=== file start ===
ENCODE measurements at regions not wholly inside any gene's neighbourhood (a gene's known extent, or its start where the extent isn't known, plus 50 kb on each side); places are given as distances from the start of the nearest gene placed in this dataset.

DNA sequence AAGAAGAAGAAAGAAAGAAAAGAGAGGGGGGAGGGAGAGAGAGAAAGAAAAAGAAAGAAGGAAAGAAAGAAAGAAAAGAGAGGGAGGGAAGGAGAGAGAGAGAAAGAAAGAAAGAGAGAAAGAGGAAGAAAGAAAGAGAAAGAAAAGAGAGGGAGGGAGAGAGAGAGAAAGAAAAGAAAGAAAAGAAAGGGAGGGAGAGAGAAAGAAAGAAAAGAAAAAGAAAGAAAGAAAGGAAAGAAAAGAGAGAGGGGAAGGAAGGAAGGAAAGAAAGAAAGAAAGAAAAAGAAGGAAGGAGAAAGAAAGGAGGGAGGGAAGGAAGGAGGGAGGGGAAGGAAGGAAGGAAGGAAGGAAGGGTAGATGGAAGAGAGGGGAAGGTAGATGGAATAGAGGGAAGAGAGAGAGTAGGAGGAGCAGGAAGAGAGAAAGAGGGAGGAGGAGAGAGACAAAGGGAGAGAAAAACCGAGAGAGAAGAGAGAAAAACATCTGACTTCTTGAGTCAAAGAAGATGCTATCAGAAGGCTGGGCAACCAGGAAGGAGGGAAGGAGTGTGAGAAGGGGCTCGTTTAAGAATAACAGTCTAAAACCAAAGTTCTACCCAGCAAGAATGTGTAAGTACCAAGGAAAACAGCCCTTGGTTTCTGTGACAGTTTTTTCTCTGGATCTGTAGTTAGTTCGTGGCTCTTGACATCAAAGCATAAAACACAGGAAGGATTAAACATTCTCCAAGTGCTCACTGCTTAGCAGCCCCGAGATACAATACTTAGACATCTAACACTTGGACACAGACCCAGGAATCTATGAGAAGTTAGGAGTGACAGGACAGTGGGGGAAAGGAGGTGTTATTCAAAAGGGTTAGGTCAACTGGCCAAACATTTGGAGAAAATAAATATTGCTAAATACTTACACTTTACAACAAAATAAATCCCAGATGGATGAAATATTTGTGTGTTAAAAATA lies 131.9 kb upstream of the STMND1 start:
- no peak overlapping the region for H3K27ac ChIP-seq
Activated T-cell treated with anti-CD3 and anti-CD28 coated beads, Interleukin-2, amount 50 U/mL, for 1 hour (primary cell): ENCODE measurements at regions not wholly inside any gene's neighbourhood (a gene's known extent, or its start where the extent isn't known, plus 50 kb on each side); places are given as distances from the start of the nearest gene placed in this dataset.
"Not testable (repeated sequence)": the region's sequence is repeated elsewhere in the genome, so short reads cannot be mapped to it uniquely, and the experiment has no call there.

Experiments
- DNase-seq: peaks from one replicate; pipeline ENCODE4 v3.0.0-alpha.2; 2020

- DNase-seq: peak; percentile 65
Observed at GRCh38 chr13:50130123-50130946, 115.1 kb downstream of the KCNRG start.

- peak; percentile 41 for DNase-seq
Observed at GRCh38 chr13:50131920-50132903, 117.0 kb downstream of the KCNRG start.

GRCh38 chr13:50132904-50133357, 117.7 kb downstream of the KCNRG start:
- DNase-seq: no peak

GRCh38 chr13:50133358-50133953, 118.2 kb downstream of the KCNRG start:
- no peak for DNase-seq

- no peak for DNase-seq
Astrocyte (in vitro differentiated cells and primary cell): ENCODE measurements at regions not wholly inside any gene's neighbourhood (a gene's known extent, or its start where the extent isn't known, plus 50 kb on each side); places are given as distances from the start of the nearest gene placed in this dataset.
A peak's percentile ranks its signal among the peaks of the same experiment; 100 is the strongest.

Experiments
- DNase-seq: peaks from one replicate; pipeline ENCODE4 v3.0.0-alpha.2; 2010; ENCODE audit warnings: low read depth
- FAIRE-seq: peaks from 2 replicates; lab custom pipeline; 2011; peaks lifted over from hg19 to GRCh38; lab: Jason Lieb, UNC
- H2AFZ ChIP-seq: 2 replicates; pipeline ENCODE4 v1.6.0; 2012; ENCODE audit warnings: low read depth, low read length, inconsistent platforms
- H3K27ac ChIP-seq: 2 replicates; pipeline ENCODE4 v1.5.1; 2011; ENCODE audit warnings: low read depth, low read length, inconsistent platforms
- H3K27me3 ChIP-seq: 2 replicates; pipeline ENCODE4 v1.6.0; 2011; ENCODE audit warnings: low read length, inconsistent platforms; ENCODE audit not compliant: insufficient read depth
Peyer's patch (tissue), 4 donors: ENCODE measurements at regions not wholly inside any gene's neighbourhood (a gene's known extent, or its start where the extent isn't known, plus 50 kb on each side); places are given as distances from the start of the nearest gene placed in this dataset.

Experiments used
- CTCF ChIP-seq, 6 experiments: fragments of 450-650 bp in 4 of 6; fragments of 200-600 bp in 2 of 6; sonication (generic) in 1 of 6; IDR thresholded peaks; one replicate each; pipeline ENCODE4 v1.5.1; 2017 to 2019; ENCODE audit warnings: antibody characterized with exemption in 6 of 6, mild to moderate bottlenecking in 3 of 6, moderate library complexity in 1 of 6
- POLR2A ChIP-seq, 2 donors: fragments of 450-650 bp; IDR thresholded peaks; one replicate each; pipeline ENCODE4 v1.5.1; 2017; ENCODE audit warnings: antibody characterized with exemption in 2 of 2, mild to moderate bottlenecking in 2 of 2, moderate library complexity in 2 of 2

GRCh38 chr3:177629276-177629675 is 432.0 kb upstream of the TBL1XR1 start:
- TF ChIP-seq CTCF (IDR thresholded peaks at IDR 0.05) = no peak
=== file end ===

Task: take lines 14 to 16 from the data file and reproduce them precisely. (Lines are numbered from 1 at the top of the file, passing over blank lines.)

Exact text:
GRCh38 chr13:50133358-50133953, 118.2 kb downstream of the KCNRG start:
- no peak for DNase-seq

- no peak for DNase-seq